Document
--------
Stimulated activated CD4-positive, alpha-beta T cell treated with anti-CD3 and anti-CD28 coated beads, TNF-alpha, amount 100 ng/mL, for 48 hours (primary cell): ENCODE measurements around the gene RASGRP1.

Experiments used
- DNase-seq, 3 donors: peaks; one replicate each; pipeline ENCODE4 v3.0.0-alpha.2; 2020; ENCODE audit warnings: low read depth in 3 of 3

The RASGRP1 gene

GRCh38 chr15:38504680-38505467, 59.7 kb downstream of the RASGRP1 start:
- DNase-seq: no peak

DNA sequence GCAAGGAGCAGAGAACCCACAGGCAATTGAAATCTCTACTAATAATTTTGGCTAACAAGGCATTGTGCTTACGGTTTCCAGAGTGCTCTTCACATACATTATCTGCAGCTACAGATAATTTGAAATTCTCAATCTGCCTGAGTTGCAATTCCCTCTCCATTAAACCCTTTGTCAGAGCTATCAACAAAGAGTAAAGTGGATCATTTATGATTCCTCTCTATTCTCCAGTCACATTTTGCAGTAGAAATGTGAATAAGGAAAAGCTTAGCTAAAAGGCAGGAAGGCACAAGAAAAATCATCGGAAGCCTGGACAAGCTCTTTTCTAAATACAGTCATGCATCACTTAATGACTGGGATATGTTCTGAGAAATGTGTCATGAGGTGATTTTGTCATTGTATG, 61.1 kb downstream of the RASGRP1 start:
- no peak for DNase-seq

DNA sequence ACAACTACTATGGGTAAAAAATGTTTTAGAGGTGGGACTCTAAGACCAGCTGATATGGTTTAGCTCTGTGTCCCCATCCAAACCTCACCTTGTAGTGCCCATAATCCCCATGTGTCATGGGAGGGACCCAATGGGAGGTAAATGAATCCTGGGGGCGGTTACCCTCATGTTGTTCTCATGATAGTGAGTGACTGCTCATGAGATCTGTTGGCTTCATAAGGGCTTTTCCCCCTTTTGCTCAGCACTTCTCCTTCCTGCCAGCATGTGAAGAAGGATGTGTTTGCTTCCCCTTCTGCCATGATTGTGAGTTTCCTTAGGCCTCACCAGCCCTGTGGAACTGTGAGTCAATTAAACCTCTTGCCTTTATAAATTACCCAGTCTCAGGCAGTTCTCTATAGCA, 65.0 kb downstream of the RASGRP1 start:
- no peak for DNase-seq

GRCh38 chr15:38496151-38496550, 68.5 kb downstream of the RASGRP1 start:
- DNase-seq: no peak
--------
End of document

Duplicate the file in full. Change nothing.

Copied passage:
Stimulated activated CD4-positive, alpha-beta T cell treated with anti-CD3 and anti-CD28 coated beads, TNF-alpha, amount 100 ng/mL, for 48 hours (primary cell): ENCODE measurements around the gene RASGRP1.

Experiments used
- DNase-seq, 3 donors: peaks; one replicate each; pipeline ENCODE4 v3.0.0-alpha.2; 2020; ENCODE audit warnings: low read depth in 3 of 3

The RASGRP1 gene

GRCh38 chr15:38504680-38505467, 59.7 kb downstream of the RASGRP1 start:
- DNase-seq: no peak

DNA sequence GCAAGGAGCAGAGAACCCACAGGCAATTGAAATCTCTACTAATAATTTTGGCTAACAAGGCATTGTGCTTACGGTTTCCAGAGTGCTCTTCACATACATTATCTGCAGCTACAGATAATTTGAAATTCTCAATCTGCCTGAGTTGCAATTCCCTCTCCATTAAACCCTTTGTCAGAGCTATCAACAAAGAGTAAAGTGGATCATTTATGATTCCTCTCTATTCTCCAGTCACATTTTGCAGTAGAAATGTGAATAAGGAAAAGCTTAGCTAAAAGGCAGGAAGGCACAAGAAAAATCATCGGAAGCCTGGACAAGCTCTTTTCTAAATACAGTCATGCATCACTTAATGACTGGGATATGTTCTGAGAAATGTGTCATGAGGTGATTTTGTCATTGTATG, 61.1 kb downstream of the RASGRP1 start:
- no peak for DNase-seq

DNA sequence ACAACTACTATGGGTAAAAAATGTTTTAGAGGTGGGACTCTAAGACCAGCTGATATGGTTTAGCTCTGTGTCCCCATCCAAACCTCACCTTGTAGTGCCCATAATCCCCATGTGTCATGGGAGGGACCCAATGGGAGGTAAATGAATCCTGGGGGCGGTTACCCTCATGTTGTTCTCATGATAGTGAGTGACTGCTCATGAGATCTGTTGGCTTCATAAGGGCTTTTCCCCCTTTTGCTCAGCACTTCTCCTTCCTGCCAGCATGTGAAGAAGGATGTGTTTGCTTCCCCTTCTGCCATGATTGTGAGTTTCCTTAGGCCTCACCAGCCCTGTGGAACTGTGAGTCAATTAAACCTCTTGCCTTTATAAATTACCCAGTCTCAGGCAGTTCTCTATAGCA, 65.0 kb downstream of the RASGRP1 start:
- no peak for DNase-seq

GRCh38 chr15:38496151-38496550, 68.5 kb downstream of the RASGRP1 start:
- DNase-seq: no peak